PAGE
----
Recognizing alumni accomplishments

Eiji Yano, Marc Schenker, and Debra Silverman
2013 Alumni Award of Merit winners Eiji Yano, Marc Schenker, and Debra Silverman.

Winter 2014 ]

Three alumni nominated by their peers received the Harvard School of Public Health Alumni Award of Merit—the highest honor presented to an alumna or alumnus—at this year’s Alumni Centennial Weekend dinner held on November 2 at Boston’s Institute of Contemporary Art.

Marc Schenker, MPH ’80
Marc Schenker has led the development of internationally recognized programs in occu­pational and environmental health, epidemiol­ogy, public health science, and global health. Since 1983, he has directed the Center for Occupational and Environmental Health, and since 1990, the Western Center for Agricultural Health and Safety, both at the University of California at Davis. His work with these centers encompasses an array of projects addressing toxic, ergonomic, and environmental factors affecting the quality of life in underserved farm­worker populations. His work applies a public health focus to underserved populations, social justice, global health, disease prevention, and the impact of migration on occupational health.

Debra Silverman, SD ’81
Debra Silverman is a leading expert on the carcinogenicity of diesel exhaust, having conducted the landmark Diesel Exhaust in Miners Study, a 20-year collaboration with the National Institute of Occupational Safety and Health. The study culminated in the publication of two landmark papers and the International Agency for Research on Cancer’s reclassification of diesel exhaust as a Group 1 carcinogen. Silverman is an internationally recognized authority on the epidemiology of cancers of the bladder and pancreas and an outstanding mentor of young scientists.

Eiji Yano, MPH ’84
Eiji Yano is founding dean of the first independent school of public health in Japan. As a professor at Teikyo University Medical School, he fostered continuous collaboration between Teikyo and Harvard Universities through his organization of the joint, in­ternational Teikyo-Harvard Symposium. It was at this symposium in 2009 that the idea of creating of a graduate school of public health in Tokyo was discussed. The Teikyo School of Public Health (TSPH) was established in April 2011,  with Yano as dean, despite the devastation of earthquakes, tsunami, and a major nuclear accident in Japan that same year.

Alumni Award of Merit public health practice winners 2013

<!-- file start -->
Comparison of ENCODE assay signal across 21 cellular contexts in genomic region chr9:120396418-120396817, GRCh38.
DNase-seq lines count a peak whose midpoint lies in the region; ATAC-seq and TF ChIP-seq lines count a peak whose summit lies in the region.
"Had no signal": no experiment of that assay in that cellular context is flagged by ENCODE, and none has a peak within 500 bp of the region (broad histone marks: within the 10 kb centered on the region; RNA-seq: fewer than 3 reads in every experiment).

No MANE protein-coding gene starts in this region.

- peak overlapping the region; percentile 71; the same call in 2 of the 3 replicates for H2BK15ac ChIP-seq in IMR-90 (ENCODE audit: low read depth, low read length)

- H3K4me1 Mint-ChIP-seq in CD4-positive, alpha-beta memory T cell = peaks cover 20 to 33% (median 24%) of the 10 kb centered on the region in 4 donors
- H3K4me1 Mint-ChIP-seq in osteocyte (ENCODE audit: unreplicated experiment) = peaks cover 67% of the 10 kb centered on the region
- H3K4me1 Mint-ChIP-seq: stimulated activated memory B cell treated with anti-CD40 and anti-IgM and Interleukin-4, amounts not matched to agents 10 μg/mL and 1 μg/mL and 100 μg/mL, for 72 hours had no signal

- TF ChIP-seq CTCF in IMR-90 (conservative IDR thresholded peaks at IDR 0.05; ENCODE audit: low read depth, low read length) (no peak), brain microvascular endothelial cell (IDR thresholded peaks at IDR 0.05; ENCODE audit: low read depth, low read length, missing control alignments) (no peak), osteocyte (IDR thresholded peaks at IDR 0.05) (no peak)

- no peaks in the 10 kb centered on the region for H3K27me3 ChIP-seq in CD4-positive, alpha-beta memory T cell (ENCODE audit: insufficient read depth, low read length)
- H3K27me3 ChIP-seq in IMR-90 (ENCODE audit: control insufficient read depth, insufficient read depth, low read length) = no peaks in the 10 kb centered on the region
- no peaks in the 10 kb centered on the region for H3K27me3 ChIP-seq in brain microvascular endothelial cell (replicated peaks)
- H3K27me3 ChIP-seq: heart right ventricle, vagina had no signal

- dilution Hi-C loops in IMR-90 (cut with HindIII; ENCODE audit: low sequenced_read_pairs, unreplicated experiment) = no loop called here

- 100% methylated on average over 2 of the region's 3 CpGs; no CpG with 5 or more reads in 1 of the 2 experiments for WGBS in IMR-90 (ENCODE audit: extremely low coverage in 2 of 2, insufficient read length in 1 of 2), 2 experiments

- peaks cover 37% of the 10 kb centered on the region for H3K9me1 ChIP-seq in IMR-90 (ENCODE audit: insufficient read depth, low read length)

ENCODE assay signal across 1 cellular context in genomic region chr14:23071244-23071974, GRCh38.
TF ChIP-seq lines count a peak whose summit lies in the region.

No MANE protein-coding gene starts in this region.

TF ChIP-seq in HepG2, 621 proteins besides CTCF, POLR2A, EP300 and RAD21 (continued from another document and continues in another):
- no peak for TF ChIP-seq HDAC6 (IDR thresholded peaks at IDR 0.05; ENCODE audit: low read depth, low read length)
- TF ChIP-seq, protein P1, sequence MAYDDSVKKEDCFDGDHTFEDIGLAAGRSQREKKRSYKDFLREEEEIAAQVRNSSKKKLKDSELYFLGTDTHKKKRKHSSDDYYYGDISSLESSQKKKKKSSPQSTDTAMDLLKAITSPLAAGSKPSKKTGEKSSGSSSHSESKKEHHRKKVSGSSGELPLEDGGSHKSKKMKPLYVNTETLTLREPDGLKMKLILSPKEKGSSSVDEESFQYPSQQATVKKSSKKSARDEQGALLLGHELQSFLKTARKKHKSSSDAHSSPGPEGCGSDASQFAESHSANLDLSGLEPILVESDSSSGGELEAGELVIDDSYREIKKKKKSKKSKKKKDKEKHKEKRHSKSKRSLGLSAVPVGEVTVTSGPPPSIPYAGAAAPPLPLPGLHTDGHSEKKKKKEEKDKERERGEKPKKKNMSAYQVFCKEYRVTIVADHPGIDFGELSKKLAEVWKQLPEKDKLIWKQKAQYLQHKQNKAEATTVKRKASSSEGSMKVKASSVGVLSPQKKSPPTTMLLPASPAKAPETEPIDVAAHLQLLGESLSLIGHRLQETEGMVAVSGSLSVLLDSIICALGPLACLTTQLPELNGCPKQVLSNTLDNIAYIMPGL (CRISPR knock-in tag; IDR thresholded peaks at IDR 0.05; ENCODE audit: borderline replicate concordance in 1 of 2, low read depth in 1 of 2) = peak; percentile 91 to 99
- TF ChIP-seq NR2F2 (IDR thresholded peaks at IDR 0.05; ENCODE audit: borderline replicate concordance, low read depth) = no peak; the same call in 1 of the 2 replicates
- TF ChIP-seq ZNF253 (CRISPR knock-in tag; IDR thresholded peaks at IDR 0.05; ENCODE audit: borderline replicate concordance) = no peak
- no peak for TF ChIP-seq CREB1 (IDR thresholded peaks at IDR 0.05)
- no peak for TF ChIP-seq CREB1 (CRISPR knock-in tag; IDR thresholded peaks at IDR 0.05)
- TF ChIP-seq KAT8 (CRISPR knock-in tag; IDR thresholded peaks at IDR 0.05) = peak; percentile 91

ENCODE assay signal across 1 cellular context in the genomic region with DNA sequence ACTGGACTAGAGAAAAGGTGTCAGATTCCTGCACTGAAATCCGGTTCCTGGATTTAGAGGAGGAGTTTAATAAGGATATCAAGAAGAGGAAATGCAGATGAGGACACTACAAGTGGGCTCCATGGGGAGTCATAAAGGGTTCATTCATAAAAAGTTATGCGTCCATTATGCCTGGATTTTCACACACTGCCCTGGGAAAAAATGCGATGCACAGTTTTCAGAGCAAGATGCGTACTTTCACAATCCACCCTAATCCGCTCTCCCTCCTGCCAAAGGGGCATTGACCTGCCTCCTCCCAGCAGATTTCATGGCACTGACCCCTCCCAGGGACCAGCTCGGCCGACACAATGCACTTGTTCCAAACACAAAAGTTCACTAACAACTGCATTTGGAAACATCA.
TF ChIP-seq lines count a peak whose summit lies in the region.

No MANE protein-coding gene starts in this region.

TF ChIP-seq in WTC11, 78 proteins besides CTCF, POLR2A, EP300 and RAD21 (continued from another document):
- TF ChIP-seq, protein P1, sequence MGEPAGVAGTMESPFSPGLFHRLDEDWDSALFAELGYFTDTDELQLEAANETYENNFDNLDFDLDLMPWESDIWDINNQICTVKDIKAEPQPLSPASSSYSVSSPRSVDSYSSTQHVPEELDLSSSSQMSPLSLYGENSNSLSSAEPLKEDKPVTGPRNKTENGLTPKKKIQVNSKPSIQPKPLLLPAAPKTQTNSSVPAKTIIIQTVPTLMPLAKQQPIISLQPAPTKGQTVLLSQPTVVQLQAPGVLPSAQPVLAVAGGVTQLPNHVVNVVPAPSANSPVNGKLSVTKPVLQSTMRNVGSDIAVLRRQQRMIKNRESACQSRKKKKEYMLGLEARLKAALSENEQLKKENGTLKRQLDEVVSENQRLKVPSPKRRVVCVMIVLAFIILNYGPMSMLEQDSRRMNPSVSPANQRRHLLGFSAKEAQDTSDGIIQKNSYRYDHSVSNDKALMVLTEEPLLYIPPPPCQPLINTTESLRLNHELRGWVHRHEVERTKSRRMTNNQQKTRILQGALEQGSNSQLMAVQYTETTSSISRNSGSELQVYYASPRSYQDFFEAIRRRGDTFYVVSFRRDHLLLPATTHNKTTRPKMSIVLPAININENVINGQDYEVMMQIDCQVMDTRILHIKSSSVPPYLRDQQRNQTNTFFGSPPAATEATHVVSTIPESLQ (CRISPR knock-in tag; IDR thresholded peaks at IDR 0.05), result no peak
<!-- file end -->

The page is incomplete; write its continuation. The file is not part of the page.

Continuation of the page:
Left to right: Leadership in Public Health Practice awardee Adam Finkel, Public Health Innovator awardee Royce Ellen Clifford, Emerging Public Health Professional awardee Kelechi Ohiri, and Public Health Innovator awardee Akudo Anyanwu Ikemba.


Akudo Anyanwu Ikemba, MPH ’03, advances the fight against HIV/AIDS, tuberculosis, and malaria through her leadership of Friends Africa, a pan-African NGO she founded in 2006. Friends Africa mobilizes and builds the capacity of the African private sector, civil soci­ety, and governments to improve Africa’s health. It works across the continent to implement innovative projects, engage the underutilized African private sector, and leverage the power of African celebrities to advocate for better health systems and to fight stigma against people living with HIV.

Royce Ellen Clifford, MPH ’06, explored the damaging effects of high-decibel noise exposure on the hearing and cognitive capacities of her fellow Marine Corps pilots. While at an Army hospital in Baghdad, she spent three weeks testing Armed Forces members with hearing loss, documented her findings, and spread the word of how prevalent the problem was.  Her efforts influenced the Department of Defense to launch a “Global War on Noise” to reduce and treat noise-induced hearing loss, and resulted in her appointment as Operational Advisor to the Office of Naval Research.


Adam Finkel, SD ’87, has for 25 years led governmental and research organizations in data-driven and precautionary cam­paigns to reduce a wide variety of occupational and environmental health risks, and pioneered transformative methods of quantitative risk assessment and cost-benefit analysis. For five years during the Clinton administration, he directed the health regulatory offices at the U.S. Occupational Safety and Health Administration (OSHA); during that time, he helped forge five of the seven final regulations to come out of the agency in the past 20 years that protect U.S. workers from chemical, biological, and other health hazards.


Kelechi Ohiri, MPH ’02, SM ’03, advises the Minister of Health of Nigeria with leadership, analytical rigor, and advocacy. After working with the World Bank and McKinsey & Company, he returned to his native Nigeria, where he was a fierce advocate for improving access to healthcare for the underserved. As adviser, Ohiri pioneered the Ministry’s Saving One Million Lives Initiative to reduce child and maternal deaths, and spearheaded the establishment of a $500 million maternal health initia­tive. Ohiri played a lead role in establishing the Private Sector Health Alliance of Nigeria and is currently designing a compre­hensive quality improvement and clinical governance program.

Daphne Mazuz

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